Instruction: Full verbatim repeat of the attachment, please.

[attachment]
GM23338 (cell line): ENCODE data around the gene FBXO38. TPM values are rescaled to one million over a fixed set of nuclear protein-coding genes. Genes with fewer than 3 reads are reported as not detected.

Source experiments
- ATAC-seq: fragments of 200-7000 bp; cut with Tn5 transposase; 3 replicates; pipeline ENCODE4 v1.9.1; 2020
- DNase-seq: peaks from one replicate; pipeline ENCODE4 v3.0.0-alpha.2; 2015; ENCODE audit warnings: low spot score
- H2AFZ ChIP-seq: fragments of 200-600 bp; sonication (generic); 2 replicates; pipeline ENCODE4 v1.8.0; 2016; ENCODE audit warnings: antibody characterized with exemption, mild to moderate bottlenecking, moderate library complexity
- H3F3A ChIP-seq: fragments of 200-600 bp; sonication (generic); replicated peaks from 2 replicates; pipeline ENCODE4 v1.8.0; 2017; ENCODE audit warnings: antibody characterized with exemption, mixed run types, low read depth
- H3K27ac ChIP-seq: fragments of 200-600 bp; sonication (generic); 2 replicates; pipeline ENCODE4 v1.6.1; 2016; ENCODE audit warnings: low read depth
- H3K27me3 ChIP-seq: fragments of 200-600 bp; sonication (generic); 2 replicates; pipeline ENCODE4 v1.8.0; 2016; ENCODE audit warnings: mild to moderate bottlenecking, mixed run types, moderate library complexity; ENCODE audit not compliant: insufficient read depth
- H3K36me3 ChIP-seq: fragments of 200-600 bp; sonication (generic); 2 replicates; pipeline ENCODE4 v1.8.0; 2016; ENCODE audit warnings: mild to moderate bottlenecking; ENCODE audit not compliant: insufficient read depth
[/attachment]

GM23338 (cell line): ENCODE data around the gene FBXO38. TPM values are rescaled to one million over a fixed set of nuclear protein-coding genes. Genes with fewer than 3 reads are reported as not detected.

Source experiments
- ATAC-seq: fragments of 200-7000 bp; cut with Tn5 transposase; 3 replicates; pipeline ENCODE4 v1.9.1; 2020
- DNase-seq: peaks from one replicate; pipeline ENCODE4 v3.0.0-alpha.2; 2015; ENCODE audit warnings: low spot score
- H2AFZ ChIP-seq: fragments of 200-600 bp; sonication (generic); 2 replicates; pipeline ENCODE4 v1.8.0; 2016; ENCODE audit warnings: antibody characterized with exemption, mild to moderate bottlenecking, moderate library complexity
- H3F3A ChIP-seq: fragments of 200-600 bp; sonication (generic); replicated peaks from 2 replicates; pipeline ENCODE4 v1.8.0; 2017; ENCODE audit warnings: antibody characterized with exemption, mixed run types, low read depth
- H3K27ac ChIP-seq: fragments of 200-600 bp; sonication (generic); 2 replicates; pipeline ENCODE4 v1.6.1; 2016; ENCODE audit warnings: low read depth
- H3K27me3 ChIP-seq: fragments of 200-600 bp; sonication (generic); 2 replicates; pipeline ENCODE4 v1.8.0; 2016; ENCODE audit warnings: mild to moderate bottlenecking, mixed run types, moderate library complexity; ENCODE audit not compliant: insufficient read depth
- H3K36me3 ChIP-seq: fragments of 200-600 bp; sonication (generic); 2 replicates; pipeline ENCODE4 v1.8.0; 2016; ENCODE audit warnings: mild to moderate bottlenecking; ENCODE audit not compliant: insufficient read depth